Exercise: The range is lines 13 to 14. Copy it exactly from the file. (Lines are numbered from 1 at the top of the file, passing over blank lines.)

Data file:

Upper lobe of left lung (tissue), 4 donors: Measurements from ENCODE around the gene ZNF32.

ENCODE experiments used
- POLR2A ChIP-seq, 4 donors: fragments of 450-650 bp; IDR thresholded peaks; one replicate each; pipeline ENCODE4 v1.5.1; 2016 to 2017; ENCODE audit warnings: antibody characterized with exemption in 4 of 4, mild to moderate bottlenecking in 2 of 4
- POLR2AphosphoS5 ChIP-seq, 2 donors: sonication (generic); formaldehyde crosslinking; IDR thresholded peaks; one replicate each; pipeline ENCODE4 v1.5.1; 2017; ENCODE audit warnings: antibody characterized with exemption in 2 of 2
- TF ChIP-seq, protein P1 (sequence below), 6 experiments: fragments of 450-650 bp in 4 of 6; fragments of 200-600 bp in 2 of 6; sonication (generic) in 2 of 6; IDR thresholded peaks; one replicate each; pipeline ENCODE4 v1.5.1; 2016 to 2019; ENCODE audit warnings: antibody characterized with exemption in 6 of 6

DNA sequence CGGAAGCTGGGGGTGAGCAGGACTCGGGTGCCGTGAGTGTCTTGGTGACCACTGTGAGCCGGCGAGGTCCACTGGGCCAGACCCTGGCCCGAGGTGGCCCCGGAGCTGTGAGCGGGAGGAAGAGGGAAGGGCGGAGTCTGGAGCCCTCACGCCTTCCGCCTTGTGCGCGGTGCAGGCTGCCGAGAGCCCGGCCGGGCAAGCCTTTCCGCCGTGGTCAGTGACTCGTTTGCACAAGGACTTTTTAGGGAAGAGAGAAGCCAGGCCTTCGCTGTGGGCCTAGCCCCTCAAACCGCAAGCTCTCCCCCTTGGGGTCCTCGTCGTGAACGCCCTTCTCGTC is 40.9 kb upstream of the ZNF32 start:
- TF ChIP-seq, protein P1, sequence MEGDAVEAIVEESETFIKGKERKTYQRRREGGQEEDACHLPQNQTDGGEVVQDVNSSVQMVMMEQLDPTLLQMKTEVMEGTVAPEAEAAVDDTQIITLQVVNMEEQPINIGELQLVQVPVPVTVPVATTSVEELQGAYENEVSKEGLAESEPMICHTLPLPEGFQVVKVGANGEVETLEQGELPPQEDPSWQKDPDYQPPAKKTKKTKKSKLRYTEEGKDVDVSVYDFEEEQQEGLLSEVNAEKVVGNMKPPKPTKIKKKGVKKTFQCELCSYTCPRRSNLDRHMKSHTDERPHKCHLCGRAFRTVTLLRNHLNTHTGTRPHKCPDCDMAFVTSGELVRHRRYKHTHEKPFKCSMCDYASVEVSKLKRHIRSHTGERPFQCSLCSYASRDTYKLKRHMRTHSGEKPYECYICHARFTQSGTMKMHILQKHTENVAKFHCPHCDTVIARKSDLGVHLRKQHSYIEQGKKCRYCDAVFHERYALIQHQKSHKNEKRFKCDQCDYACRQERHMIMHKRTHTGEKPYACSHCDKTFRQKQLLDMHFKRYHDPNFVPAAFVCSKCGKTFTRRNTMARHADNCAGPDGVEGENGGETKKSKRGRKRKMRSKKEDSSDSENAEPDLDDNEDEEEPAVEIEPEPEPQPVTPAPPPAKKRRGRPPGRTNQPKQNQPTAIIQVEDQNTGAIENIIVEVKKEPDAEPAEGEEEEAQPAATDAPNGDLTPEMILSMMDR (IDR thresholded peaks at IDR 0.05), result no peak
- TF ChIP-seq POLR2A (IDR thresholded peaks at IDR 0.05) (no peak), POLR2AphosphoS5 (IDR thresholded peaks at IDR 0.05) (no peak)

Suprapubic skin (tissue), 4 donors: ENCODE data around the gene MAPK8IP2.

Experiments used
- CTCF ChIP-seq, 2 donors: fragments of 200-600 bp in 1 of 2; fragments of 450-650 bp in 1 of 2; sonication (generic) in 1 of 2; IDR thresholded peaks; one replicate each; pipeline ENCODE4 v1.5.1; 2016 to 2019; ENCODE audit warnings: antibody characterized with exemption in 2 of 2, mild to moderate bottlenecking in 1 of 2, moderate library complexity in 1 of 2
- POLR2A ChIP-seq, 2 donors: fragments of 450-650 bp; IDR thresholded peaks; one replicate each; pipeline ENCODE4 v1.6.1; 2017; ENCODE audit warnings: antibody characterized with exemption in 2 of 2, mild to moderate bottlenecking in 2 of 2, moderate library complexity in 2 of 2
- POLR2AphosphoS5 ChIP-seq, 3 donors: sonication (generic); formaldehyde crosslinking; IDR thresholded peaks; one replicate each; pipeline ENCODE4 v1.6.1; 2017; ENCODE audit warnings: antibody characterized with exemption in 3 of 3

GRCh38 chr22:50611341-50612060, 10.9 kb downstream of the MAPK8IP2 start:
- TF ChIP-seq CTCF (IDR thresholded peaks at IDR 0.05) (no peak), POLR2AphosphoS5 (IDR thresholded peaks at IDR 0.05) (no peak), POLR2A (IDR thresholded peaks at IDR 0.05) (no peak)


- POLR2AphosphoS5 ChIP-seq, 3 donors: sonication (generic); formaldehyde crosslinking; IDR thresholded peaks; one replicate each; pipeline ENCODE4 v1.6.1; 2017; ENCODE audit warnings: antibody characterized with exemption in 3 of 3

GRCh38 chr22:50611341-50612060, 10.9 kb downstream of the MAPK8IP2 start: